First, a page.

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Artikel

Bemiddeling in strafzaken in België

Een blik op een gediversifieerde praktijk

Tijdschrift Tijdschrift voor Herstelrecht, Aflevering 1 2014
Trefwoorden Penal mediation, Justice assistants, Direct and indirect mediation, compensation
Auteurs Dieter Burssens, Alexia Jonckheere en Christophe Mincke
SamenvattingAuteursinformatie

    Since 1994, public prosecutors in Belgium can propose ‘penal mediation’ to criminal suspects. The supervision and follow-up of this procedure are provided by ‘justice assistants’ (comparable to probation officers), who systematically record crucial information and register it in the national database SIPAR. An exploration of this database reveals interesting insights regarding the actual practice of penal mediation. On the basis of the available data we also examined whether or not we could find relevant correlations between characteristics of (offenders in) cases and the extent to which cases have resulted in an agreement and proper compliance with that agreement. Finally, for a better comprehension of the actual practice of penal mediation in Belgium twelve interviews with justice assistants have been conducted.


Dieter Burssens
Dieter Burssens is onderzoeker aan het Nationaal Instituut voor Criminalistiek en Criminologie in Brussel.

Alexia Jonckheere
Alexia Jonckheere is onderzoeker aan het Nationaal Instituut voor Criminalistiek en Criminologie.

Christophe Mincke
Christophe Mincke is operationeel directeur van de Operationele Directie van het Nationaal Instituut voor Criminalistiek en Criminologie.
Artikel

De maximalistische visie op herstelrecht onder vuur

Tijdschrift Tijdschrift voor Herstelrecht, Aflevering 1 2010
Trefwoorden maximalisme, rechtsorde, slachtoffers, rehabilitatie
Auteurs Lode Walgrave
SamenvattingAuteursinformatie

    The authors latest book on Restorative Justice, Self-Interest and Responsible Citizenship has been discussed in this journal in 2009 and the author now responds to the critiques, which came from three jurists and therefore had a predominantly juristic character. Themes discussed are ‘criminal justice and punishment’, ‘restorative justice and the law’, ‘restorative justice, the victim and public interest’, ‘restorative justice and the legal order’ and finally ‘restorative justice and offender rehabilitation’. Walgrave maintains and clarifies the views he developed in the book explaining why it is correct to claim that criminal justice can be identified as fundamentally punitive (although it does not always punish, as one critic has observed) and that it should be possible to elaborate restorative justice into a completely new legal system, offering legal guarantees fitting to what restorative justice is trying to achieve. Legal guarantees as they exist today in criminal procedure cannot be taken as the benchmark for restorative procedures in view of the totally different aims and procedures. Furthermore, it is not true that the victim gets too much power in restorative justice – as one critic stated – because restorative justice is and should be conceived as a system of public law, involving the legal agencies and authorities such as courts in a proper role as guardians of every citizin’s dominion. It is because of the safeguarding of dominion that the victim should have a key-role to play in restorative justice, although not obliged to participate.One critic has mentioned that Walgraves ideas seem to imply that the legal order is only something being imposed upon the citizens ‘top down’, while in many respects one could maintain that the law and the principles of the legal order have been produced ‘bottom-up’ or at least should be the result of democracy. The response is that restorative procedures offer more opportunities for citizens for this democratic participation in producing the norms of the law.Finally some have argued that the rehabilitative interests of the offender should have a more central place in the definition of restorative justice, more or less of the same importance as restoring the harms of the victim. Walgraves experiences with the Belgian model of juvenile protection made him cautious of the risks of doing so, not only in terms of serving the victims needs, but also in terms of the legal protection of the juvenile offender against arbitrary interventions.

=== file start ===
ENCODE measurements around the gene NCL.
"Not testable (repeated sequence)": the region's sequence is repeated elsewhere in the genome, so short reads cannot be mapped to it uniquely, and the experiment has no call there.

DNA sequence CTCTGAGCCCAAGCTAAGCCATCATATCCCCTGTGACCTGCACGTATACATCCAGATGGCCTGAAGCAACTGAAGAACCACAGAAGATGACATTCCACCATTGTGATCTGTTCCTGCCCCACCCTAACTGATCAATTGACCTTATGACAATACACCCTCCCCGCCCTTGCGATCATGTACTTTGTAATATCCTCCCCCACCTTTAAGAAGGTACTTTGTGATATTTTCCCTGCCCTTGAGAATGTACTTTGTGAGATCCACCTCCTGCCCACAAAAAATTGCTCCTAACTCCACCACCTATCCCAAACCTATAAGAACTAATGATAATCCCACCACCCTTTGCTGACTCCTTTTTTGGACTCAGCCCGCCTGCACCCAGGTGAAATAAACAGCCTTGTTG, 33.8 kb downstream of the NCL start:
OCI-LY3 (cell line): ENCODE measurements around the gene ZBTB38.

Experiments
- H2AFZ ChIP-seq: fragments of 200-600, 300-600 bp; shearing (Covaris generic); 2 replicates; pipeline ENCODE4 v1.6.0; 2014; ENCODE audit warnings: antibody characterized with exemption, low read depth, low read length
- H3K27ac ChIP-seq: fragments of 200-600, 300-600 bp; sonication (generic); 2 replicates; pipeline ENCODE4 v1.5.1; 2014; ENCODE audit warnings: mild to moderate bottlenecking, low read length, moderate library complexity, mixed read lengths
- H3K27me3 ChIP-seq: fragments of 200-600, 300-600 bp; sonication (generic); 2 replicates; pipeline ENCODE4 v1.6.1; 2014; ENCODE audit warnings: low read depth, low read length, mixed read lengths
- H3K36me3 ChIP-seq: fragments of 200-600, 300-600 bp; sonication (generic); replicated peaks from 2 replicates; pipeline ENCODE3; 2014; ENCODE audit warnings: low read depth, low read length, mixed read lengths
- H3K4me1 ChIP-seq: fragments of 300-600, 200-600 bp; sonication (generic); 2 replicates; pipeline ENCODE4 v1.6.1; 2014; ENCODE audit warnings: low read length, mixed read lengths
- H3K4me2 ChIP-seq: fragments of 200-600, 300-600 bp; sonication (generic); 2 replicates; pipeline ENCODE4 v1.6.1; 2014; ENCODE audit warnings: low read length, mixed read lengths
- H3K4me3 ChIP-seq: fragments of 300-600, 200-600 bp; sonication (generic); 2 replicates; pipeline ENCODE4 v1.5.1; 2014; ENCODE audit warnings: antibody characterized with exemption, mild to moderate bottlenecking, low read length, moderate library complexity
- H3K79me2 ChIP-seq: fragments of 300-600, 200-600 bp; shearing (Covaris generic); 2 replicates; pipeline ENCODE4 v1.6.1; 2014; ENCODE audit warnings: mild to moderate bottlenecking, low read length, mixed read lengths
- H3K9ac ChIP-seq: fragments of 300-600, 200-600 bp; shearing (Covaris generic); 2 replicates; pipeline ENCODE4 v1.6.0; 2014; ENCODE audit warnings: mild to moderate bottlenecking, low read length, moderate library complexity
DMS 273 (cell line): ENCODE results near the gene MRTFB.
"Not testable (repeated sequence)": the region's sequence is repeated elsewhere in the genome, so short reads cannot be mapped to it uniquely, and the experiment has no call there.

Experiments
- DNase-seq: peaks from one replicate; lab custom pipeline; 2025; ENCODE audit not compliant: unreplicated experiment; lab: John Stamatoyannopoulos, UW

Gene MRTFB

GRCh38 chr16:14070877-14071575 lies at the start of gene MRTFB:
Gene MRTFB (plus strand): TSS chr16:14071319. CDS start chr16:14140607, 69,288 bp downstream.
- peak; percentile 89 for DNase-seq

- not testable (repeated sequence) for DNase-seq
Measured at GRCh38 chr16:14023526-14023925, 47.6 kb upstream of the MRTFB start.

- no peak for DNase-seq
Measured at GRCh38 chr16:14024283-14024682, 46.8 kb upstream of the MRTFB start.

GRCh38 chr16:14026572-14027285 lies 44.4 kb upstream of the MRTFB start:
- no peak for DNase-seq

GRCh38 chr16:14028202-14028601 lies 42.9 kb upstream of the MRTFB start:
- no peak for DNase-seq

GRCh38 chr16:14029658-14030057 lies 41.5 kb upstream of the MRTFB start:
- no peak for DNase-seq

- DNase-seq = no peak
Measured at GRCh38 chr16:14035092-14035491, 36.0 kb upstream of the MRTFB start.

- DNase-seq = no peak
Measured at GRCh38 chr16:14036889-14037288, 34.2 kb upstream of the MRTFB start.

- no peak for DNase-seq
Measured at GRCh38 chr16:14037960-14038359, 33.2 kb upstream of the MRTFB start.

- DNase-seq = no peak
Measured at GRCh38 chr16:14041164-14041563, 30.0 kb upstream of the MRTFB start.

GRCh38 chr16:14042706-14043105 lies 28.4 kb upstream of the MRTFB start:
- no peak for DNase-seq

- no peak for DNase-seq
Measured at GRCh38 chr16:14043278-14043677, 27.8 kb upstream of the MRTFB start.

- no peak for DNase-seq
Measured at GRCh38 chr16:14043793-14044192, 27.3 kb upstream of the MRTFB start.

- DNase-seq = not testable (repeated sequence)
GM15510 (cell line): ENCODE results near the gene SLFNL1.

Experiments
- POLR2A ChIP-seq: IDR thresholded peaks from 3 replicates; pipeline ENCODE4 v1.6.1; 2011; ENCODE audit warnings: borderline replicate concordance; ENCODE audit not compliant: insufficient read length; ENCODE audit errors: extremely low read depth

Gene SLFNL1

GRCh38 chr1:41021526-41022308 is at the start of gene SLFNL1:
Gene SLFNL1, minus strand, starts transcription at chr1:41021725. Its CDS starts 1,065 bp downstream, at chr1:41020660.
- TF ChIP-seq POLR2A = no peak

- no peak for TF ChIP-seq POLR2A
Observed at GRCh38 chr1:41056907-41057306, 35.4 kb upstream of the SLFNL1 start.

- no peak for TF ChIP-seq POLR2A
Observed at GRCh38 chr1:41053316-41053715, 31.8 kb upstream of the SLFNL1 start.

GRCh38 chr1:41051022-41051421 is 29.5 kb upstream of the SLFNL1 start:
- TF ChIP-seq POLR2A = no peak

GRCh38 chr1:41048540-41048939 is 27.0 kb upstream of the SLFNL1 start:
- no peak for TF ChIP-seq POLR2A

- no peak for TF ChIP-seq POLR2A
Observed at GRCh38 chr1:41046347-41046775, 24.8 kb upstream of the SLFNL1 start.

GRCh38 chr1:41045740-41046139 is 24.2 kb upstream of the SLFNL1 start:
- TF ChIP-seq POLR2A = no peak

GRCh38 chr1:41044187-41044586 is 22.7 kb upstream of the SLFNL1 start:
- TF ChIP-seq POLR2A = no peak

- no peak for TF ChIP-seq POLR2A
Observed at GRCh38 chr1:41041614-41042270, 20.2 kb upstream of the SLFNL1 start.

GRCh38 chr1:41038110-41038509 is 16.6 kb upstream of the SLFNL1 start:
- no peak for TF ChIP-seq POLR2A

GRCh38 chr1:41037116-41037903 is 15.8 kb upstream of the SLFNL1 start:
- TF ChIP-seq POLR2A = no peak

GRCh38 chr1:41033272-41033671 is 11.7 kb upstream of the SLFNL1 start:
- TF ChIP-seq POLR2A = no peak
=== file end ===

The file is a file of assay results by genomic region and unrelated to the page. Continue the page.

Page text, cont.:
Lode Walgrave
Lode Walgrave is emeritus hoogleraar jeugdcriminologie van de Katholieke Universiteit Leuven.
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